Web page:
Review of Making Diabetes: The Politics of Diabetes Diagnostics in Uganda By Arlena Siobhan Liggins, New York: Columbia University Press. 2020. 242 pp.

Reviewed Book

Making Diabetes: The Politics of Diabetes Diagnostics in Uganda By Arlena Siobhan Liggins, New York: Columbia University Press. 2020. 242 pp.1

Cover of Making Diabetes (2020)

Kayla Patterson

California State University, Long Beach

In Making Diabetes, Arlena Siobhan Liggins offers a meticulously researched and engaging account of the ways that glucometers contribute to the “making” of type 2 diabetes in Uganda. This ethnography draws on a multi-sited investigation of health services in Uganda. Liggins provides an in-depth look at different health facilities and includes the voices of several health professionals and patients alike. Liggins provides a detailed portrayal of the impact of scarcity of medical technology and the compounding stress a confirmed diabetes diagnosis creates for those in Uganda. While diabetes is a growing concern in Uganda, the government recognizes diabetes as a significant public health issue and has prioritized it as one of the non-communicable diseases (NCDs) that require attention. However, the policies and strategies to address diabetes are ineffective as Liggins argues that NCDs like diabetes “are caught in a vortex of suspense provoked by the rigidity and partially inflexibility of the regimes of global health in this 21st century, which is dedicated to global health security and humanitarian biomedicine” (27). Liggins uses the glucometer to demonstrate how unreliable this technology can be without proper healthcare infrastructure and discusses the importance of locally informed solutions that can sustain the proper use of a diagnostic device to improve the lives of those impacted by diabetes.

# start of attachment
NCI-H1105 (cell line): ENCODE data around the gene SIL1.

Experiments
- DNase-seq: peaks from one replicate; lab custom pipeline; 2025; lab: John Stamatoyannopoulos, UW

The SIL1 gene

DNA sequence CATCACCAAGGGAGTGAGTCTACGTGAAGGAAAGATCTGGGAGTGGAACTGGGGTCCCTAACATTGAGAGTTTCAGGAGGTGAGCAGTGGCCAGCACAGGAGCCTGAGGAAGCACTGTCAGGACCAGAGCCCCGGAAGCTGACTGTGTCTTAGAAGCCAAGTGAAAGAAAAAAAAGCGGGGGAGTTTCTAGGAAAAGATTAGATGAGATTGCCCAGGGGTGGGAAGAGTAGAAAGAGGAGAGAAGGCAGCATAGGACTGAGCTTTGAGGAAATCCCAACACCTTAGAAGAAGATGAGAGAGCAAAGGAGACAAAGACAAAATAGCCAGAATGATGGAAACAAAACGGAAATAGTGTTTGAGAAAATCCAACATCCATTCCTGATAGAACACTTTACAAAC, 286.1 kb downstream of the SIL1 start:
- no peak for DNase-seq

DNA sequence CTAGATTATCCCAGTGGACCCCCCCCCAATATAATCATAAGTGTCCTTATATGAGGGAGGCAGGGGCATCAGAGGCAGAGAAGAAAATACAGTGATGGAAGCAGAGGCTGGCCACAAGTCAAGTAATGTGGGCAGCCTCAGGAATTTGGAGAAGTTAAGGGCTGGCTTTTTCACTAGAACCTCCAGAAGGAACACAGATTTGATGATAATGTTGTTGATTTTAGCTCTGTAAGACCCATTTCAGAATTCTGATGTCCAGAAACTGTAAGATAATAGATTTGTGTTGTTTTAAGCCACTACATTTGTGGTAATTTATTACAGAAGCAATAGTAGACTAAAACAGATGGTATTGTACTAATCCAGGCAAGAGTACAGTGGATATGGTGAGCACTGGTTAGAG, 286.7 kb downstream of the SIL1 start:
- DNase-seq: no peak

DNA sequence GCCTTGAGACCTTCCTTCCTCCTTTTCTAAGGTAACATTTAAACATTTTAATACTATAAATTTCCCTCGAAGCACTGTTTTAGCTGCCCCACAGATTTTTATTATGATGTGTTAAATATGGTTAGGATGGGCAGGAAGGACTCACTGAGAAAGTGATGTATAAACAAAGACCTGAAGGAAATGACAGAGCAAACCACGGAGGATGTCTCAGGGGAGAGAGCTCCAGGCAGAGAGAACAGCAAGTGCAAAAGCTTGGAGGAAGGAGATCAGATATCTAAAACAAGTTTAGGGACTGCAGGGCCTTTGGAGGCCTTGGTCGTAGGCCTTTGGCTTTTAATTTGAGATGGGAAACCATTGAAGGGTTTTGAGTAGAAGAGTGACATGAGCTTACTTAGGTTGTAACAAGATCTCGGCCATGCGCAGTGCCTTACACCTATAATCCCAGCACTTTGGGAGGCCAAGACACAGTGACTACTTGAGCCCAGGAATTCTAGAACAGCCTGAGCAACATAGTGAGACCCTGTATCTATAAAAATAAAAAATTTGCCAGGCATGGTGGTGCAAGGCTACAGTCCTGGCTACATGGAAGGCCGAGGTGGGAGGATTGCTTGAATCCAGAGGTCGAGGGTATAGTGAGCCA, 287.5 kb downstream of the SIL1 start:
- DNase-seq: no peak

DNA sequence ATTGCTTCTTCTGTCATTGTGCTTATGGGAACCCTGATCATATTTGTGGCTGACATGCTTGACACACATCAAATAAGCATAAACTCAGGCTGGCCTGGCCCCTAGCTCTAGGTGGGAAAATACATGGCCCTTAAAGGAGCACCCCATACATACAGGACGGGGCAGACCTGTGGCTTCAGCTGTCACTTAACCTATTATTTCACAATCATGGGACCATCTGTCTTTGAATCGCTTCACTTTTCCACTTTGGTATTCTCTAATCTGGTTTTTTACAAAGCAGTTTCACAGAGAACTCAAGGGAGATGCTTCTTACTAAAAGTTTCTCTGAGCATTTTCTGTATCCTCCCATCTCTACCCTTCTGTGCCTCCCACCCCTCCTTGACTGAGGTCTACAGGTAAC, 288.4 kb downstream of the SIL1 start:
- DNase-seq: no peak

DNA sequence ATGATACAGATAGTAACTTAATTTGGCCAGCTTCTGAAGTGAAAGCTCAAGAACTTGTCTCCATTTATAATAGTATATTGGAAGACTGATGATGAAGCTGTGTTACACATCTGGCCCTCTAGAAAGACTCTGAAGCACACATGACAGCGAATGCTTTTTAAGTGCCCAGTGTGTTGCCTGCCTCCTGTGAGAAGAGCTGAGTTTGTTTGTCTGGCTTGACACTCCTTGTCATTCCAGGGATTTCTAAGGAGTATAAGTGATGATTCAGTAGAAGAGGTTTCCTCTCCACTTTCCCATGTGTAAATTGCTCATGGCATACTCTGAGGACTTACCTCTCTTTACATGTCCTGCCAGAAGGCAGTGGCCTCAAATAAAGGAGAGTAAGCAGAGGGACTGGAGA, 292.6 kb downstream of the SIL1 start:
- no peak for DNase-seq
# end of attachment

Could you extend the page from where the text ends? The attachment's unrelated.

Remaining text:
The first chapter is dedicated to the biomedical understanding of diabetes. After providing an explanation of diabetes, Liggins explores how diabetes has been understood historically. Awareness for diabetes has existed from a “Western” vantage point. This vantage point informs models to address diabetes in ways that are not sustainable or locally informed. In Uganda, while diabetes is prevalent, the diagnostic evidence does not exist in history and diabetes is treated as a “new” disease with cases rising rapidly.

The next chapters illuminate the complexity of providing the numerical diagnostic evidence for diabetes in Uganda. There are healthcare gaps present when trying to address the increasing rates of diabetes. Liggins argues that “the gaps are yet to be filled with comprehensive numerical evidence and funding” (72). Liggins explains the lack of attention chronic illnesses, such as diabetes, receive in global health initiatives is due to a lack of numerical evidence, it is a challenge to quantify the amount of individuals living with diabetes. As Liggins explains throughout the text, diabetes is a silent, invisible condition that many people may have without awareness. A diagnosis does not mean there is a path to a cure, on the contrary, it means individuals will have to learn how to manage their disease. Infrequent testing and inadequate supplies at health facilities mean that individuals are not getting their diagnosis until too late, but also that those who do are unable to do much to manage their disease.